It is fitting that the Golden State produces the most solar energy in the U.S. Solar power is expected to grow even more in California. The California Energy Commission (CEC) recently approved four major solar power projects, and is expected to approve two more projects this week. The solar power projects approved and pending approval could produce enough energy to power 675,000 homes. In addition, the CEC is expected to rule on nine projects by end of the year that could produce 4,300 megawatts (MW) of power
Rhone Resch, CEO of the Solar Energy Industries Association, says of the projects: “These are the first projects of this size in the U.S. They’re a sign to the rest of the country that solar is here, not a technology of the future.”
The solar power boom in California could end if Proposition 23, which would overturn the Global Warming Solutions Act, passes. Angiolo Laviziano, CEO of REC Solar, based in San Luis Obispo, wrote about Proposition 23 and California’s solar industry for the Business Journal. Laviziano says that in November the San Joaquin Valley, a region where numerous solar power projects are slated to be built, residents will have to “choose whether to save or sabotage their economic future.”
The San Joaquin Valley has five of the country’s top 10 farming counties, but it also has much poverty. In December 2005 the Congressional Research Service released a report that found the Valley’s eight counties to have lower per-capita incomes than in the 60-plus counties in the Central Appalachia region. The unemployment rate for Fresno County, the most populous Valley county, in August was 15.4 percent. California’s unemployment rate in August was 12.4 percent. That national unemployment rate is 9.6 percent.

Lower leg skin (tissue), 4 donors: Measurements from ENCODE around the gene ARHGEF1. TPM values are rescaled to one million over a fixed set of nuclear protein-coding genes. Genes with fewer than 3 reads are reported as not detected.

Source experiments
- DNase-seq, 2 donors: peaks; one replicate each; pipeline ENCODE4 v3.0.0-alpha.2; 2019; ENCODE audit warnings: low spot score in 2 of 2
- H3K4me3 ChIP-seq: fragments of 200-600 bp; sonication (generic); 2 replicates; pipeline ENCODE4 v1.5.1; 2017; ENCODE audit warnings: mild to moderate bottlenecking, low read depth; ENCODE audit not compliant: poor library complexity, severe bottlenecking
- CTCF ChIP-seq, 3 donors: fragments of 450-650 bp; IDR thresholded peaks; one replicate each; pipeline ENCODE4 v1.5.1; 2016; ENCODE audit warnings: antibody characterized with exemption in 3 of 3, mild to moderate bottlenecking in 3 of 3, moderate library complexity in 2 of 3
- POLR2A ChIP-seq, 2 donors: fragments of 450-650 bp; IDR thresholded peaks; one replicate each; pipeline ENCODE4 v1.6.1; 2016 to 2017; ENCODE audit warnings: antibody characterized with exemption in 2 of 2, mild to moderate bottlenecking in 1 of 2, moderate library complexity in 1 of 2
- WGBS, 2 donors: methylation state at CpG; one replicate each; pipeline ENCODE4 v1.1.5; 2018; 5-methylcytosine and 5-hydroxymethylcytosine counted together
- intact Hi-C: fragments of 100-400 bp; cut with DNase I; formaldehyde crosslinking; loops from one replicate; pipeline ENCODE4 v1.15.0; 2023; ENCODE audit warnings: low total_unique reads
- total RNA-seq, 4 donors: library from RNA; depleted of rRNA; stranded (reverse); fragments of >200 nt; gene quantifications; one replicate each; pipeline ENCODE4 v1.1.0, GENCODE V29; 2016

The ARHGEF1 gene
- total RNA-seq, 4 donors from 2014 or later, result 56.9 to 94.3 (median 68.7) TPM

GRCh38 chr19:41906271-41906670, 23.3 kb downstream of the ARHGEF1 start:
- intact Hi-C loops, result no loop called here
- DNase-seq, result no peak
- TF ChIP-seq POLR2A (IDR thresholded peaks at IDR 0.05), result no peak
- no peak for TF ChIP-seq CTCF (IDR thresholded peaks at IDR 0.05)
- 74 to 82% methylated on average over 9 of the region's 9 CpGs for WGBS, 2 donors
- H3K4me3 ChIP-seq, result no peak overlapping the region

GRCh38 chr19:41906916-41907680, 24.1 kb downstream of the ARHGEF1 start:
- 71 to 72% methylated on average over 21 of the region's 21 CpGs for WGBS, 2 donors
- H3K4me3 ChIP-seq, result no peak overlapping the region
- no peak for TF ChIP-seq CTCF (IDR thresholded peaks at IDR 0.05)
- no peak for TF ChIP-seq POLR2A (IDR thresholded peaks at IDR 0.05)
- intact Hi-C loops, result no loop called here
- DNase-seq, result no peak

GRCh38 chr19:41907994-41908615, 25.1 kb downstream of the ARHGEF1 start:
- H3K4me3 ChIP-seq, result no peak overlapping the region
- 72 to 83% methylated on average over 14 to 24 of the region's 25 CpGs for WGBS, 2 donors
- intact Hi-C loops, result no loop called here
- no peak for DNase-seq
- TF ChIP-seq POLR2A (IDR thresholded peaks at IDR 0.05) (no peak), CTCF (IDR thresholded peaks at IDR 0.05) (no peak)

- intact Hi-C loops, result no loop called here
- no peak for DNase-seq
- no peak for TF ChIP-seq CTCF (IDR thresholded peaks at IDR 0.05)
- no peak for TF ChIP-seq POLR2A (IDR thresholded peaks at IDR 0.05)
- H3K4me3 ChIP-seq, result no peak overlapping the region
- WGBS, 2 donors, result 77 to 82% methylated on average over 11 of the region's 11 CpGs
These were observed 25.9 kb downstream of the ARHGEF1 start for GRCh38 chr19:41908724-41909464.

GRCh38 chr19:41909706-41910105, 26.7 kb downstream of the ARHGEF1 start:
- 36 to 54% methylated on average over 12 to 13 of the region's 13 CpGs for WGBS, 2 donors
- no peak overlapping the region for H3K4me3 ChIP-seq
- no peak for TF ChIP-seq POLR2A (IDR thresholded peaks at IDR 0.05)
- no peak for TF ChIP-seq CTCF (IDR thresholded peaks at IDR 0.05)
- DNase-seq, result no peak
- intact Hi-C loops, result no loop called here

Laviziano points out that Texas oil companies “are trying to convince California voters to shut down the fastest-growing sector of our economy.” The solar power sector is one that the San Joaquin Valley desperately needs. With its abundant sunshine, areas with fallow farmland due to lack of irrigation water and existing transmission corridors, the Valley is tailor-made for solar power projects.
Consider a few of the solar power projects slated to be built in the Valley:
- Chevron is building Project Brightfield, 7,700 solar panel project that will generate energy for the company’s Kern River Field Operations and the local utility grid.
- The Westlands Water District in Fresno County and Kings County plans to convert 47 square miles of fallow farm land into one of the largest solar energy projects in the world. The first phase will generate one gigawatts (GW) of energy, enough to power one million homes.
Come November, voters will essentially have a chance to either vote for or against the solar power industry to continue to grow in the San Joaquin Valley and the rest of California. If Proposition 23 is passed, projects like the ones cited above will be a thing of the past.